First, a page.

The HyNet cluster currently consists of three main developments. Captured carbon would be transported for storage in depleted gas fields in Liverpool Bay, which Eni currently owns. A blue hydrogen plant is planned for Essar Oil’s Stanlow Refinery, with Johnson Matthey as the technology provider. The third development is a hydrogen pipeline led by Progressive Energy.


Norway’s Northern Lights project involves capture from industrial sources, transport and permanent storage, with capacity to store up to 1.5 MtCO2 in its first phase.

The country is encouraging other countries and developments to store emissions at the site. Cory is developing a CCUS facility in London and has signed a memorandum of understanding with Northern Lights to use the resource.

This development is championing a collaborative approach and could deliver major industry knowledge. Producing first-of-a-kind projects and technology lets the industry gain lessons that will help the market grow and develop projects more quickly and efficiently.

Norway’s government is covering around two-thirds of the development’s first phase costs. While policy and regulation may be lacking, the faith and drive to commercialise large-scale CCUS is prevalent in the country.

Norway’s 2050 low-emission strategy highlights carbon capture for industry decarbonisation – and turning its CCS expertise and capacity for large-scale offshore storage into a new industry is high on its agenda.


The project pipeline, set to start by 2030, has more than 27m tonnes per year of commercial CCS capacity. CCS is being deployed as part of larger projects such as blue hydrogen, but targeted policies and funding opportunities are lacking.

The government offers some support; CCUS projects can now earn one carbon credit for every tonne of CO2 sequestered and gain government backing to develop CCUS facilities and hubs.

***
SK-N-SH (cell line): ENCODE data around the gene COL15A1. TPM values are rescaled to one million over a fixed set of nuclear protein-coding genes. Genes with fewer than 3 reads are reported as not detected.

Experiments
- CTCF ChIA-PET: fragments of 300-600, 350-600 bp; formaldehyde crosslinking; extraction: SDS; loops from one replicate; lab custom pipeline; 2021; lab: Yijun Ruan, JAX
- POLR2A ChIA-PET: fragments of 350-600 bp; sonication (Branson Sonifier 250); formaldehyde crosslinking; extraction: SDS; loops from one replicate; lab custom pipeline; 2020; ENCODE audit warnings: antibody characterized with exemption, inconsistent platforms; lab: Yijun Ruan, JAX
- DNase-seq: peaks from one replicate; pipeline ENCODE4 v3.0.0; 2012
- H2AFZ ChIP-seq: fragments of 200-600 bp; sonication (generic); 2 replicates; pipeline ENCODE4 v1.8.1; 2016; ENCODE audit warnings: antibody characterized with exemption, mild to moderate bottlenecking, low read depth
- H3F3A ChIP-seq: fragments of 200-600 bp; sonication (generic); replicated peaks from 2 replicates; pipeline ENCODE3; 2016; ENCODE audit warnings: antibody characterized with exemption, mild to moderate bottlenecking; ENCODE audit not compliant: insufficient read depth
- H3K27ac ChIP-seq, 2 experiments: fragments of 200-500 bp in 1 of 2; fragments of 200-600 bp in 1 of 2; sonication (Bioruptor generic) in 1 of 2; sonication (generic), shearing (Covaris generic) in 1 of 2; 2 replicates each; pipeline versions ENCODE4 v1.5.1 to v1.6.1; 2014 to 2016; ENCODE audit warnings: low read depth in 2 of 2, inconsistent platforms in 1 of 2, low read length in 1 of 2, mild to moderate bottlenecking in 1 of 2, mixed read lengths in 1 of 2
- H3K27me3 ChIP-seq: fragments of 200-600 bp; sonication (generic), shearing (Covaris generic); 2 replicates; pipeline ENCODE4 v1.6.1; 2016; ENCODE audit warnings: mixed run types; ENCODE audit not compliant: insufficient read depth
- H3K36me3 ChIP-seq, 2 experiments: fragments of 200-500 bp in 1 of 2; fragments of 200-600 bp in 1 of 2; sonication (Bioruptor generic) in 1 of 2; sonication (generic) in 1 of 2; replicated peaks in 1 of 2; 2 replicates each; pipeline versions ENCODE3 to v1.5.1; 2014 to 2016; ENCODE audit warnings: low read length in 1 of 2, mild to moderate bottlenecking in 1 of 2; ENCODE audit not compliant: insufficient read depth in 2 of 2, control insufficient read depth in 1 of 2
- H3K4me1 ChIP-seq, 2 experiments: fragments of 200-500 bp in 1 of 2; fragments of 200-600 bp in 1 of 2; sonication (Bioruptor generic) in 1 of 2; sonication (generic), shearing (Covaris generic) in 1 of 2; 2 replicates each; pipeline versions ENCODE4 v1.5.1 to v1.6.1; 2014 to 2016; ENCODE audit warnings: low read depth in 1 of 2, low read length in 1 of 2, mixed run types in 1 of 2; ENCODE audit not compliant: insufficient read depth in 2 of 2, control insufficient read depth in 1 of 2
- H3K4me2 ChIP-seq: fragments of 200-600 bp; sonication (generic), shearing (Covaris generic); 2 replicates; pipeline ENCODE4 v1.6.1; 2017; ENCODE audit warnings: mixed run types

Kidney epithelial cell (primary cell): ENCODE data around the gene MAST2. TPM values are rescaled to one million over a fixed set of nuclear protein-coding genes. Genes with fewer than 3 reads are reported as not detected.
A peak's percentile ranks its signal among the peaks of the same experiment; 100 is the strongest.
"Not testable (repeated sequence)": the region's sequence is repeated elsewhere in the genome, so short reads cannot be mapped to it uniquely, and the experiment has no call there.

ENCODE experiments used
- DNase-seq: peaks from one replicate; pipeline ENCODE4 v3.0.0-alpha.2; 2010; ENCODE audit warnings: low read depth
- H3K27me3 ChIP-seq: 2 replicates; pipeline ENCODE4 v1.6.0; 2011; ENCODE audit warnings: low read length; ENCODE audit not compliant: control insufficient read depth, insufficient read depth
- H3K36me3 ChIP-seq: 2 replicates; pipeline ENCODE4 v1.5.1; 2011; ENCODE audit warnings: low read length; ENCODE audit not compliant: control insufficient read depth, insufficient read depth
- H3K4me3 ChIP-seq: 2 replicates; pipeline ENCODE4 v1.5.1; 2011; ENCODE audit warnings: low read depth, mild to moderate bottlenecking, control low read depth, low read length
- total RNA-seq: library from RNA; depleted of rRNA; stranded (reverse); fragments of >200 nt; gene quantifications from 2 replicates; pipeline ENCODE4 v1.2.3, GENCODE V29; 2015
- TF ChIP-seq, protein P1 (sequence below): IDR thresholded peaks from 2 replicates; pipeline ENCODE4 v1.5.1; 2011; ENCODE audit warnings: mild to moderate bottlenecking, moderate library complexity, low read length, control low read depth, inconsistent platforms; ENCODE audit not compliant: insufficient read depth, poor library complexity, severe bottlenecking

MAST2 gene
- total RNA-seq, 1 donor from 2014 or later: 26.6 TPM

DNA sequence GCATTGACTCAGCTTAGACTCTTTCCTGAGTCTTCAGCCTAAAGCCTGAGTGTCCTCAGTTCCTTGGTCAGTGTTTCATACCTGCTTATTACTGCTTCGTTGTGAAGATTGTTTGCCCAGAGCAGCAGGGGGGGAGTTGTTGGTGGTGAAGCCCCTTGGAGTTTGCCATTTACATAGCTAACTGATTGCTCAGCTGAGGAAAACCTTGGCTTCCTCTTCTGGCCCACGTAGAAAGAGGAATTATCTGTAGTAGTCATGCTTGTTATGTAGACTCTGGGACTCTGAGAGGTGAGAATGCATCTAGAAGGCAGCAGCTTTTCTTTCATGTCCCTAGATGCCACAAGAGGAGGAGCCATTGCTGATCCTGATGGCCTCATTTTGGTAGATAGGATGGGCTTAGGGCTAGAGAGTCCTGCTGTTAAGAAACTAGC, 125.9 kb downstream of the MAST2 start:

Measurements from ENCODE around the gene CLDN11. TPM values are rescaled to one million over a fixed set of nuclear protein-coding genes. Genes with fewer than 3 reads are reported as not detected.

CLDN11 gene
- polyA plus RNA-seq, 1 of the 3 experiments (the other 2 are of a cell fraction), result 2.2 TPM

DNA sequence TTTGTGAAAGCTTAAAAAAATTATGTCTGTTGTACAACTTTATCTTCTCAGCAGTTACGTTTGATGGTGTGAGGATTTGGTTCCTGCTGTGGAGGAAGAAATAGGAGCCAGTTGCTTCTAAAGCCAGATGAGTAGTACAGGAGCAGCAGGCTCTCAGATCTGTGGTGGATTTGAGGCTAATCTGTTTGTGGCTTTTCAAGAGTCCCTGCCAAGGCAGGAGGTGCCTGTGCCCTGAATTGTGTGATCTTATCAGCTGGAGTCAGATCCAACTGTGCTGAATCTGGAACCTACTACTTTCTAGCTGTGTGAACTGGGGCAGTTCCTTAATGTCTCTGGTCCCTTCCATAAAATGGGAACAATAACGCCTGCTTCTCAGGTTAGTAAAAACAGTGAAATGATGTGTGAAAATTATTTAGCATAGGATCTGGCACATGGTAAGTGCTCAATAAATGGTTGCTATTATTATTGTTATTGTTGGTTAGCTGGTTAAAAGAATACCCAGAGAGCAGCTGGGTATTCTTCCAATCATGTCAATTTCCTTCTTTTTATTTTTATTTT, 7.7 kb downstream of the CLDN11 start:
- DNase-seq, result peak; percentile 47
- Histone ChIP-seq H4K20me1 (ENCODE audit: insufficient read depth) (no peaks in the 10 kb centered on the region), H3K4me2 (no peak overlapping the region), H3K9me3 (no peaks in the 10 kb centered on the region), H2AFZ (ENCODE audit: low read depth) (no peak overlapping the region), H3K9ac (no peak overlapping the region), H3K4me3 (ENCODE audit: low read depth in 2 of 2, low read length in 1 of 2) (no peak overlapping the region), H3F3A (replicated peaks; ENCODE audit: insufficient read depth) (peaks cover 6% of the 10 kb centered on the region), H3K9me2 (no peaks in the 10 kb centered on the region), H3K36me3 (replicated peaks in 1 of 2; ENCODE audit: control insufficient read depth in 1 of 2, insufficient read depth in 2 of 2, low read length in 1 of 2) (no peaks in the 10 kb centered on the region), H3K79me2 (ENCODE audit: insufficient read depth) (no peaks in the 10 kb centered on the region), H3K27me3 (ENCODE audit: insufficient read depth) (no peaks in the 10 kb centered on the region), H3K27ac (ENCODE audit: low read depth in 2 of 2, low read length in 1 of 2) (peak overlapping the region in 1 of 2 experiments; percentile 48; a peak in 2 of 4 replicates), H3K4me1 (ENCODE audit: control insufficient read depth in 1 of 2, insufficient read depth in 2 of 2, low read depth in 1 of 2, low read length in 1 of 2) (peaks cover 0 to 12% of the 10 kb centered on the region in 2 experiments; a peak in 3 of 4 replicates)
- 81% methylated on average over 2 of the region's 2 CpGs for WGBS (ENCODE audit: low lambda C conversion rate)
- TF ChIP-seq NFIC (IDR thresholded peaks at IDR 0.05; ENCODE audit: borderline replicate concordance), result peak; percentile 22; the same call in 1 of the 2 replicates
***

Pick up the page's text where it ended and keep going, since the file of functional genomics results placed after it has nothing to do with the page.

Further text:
bp, Woodside Energy and Santos are investing heavily in large-scale projects – Santos leads the way with a 25% share of proposed CCS projects.

Australia is presenting itself as an open market for carbon capture projects, having collaborations with Singapore, Germany, South Korea and others.


The carbon capture market is in its early stages, but R&D is being carried out to aid deployment.

A task force will help draft and deploy CCUS regulations, and a carbon pricing scheme will soon be announced. The mechanism would set up a legal framework for carbon pricing and trading, and will work alongside the carbon tax on coal-fired power plants.

The government is preparing regulation to encourage CCUS infrastructure, and there is also private investment, with companies such as Pertamina looking to test carbon injection for storage underground.

What needs to happen now?

EIC’s project tracking database, EICDataStream, shows that many of the projects are in the feasibility stage or awaiting a final investment decision; it is therefore imperative to reduce delays in reaching operations to meet the planned mid-to-late-2020 start-up dates. Government policy and financial support will be key enablers for the industry to take off, but it is also crucial that the wider industry collaborates and share learnings from first-of-a-kind developments to reduce the costs associated with the industry.

By Joanne Sivanathan, Energy Analyst, EIC

Image credit | Alamy